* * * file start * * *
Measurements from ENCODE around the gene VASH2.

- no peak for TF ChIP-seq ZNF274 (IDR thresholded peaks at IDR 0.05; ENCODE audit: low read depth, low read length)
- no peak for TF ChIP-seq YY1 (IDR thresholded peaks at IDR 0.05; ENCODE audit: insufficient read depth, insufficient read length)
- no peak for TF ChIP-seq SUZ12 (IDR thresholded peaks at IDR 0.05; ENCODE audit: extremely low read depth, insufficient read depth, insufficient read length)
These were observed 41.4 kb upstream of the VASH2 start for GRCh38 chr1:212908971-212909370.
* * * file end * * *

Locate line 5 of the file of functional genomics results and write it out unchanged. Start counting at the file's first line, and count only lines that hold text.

These were observed 41.4 kb upstream of the VASH2 start for GRCh38 chr1:212908971-212909370.